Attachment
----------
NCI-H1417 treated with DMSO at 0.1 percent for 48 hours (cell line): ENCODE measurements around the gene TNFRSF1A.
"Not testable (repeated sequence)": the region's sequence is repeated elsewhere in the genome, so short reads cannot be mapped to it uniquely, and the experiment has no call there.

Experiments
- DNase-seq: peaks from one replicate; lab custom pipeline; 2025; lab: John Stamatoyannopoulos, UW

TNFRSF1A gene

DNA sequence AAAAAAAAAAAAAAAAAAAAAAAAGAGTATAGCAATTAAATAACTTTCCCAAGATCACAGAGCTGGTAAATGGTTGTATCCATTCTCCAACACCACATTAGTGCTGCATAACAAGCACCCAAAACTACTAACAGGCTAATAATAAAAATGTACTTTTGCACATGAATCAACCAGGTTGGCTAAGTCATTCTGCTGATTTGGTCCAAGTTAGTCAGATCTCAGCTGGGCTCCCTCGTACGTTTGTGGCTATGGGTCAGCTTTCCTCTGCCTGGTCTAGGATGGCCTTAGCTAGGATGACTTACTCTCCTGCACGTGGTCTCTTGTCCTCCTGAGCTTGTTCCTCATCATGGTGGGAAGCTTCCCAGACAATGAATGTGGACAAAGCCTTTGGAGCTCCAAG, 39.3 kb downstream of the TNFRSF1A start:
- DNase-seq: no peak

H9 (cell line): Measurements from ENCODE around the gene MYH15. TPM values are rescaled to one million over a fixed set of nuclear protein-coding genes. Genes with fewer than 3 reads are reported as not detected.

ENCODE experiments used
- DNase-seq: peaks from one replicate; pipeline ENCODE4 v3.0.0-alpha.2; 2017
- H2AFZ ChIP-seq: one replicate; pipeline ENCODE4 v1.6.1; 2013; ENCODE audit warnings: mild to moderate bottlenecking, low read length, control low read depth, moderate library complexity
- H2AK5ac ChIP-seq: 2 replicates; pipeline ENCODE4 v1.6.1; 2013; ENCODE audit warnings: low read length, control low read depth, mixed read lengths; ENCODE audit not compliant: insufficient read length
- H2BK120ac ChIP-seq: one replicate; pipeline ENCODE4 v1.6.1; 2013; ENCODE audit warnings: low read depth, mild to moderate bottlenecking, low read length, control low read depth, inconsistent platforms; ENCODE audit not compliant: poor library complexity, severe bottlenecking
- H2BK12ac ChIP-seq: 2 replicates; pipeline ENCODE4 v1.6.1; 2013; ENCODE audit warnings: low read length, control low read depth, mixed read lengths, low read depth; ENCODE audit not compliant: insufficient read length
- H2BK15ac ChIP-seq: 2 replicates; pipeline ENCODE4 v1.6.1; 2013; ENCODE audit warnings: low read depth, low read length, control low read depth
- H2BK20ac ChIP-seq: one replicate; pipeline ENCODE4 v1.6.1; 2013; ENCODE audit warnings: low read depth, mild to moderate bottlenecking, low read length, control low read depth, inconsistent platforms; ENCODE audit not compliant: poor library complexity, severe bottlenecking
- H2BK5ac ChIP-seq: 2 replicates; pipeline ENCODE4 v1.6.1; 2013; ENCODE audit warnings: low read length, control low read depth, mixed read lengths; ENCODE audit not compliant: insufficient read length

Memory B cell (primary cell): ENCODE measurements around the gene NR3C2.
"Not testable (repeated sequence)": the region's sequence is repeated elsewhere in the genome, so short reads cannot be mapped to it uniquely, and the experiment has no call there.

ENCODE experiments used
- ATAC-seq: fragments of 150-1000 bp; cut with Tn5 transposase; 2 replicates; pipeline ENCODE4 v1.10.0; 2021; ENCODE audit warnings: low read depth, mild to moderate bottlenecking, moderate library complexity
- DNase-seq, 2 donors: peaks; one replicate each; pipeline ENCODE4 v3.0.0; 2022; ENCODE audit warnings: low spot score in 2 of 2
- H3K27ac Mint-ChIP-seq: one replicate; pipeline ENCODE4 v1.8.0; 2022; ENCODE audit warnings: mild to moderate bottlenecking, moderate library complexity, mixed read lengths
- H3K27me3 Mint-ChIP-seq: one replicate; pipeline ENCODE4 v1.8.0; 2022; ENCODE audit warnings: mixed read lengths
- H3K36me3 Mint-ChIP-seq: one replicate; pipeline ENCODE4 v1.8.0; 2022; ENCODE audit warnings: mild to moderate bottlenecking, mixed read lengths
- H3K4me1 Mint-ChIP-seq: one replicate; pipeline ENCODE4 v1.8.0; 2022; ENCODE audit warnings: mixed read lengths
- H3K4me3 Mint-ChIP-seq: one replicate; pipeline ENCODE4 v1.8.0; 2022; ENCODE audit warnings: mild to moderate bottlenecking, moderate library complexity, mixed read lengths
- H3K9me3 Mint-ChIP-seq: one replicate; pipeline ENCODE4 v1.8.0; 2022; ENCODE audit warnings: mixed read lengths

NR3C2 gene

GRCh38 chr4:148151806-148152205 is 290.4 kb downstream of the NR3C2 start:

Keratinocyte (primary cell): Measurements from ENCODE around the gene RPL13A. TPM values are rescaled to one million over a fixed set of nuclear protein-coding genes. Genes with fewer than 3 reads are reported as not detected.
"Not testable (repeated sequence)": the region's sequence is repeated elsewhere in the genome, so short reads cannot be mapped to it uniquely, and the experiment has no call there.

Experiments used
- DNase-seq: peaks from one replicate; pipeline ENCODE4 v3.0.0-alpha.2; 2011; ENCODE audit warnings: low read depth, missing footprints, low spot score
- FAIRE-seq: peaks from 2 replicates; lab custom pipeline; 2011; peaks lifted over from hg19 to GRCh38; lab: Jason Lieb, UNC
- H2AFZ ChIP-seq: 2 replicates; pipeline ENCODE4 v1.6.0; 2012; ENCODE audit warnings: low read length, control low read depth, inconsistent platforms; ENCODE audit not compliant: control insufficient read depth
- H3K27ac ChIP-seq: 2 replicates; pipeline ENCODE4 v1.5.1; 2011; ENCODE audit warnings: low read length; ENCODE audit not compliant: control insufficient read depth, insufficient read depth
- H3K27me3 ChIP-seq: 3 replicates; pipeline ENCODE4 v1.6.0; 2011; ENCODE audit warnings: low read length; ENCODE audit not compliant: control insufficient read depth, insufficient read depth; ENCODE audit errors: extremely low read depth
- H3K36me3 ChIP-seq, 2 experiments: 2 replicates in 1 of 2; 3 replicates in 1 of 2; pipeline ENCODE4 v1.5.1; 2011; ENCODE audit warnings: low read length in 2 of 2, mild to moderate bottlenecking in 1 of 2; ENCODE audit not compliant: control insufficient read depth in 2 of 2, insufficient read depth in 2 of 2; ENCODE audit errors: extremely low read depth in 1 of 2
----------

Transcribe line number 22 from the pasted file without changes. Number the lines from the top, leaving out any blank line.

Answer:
- DNase-seq, 2 donors: peaks; one replicate each; pipeline ENCODE4 v3.0.0; 2022; ENCODE audit warnings: low spot score in 2 of 2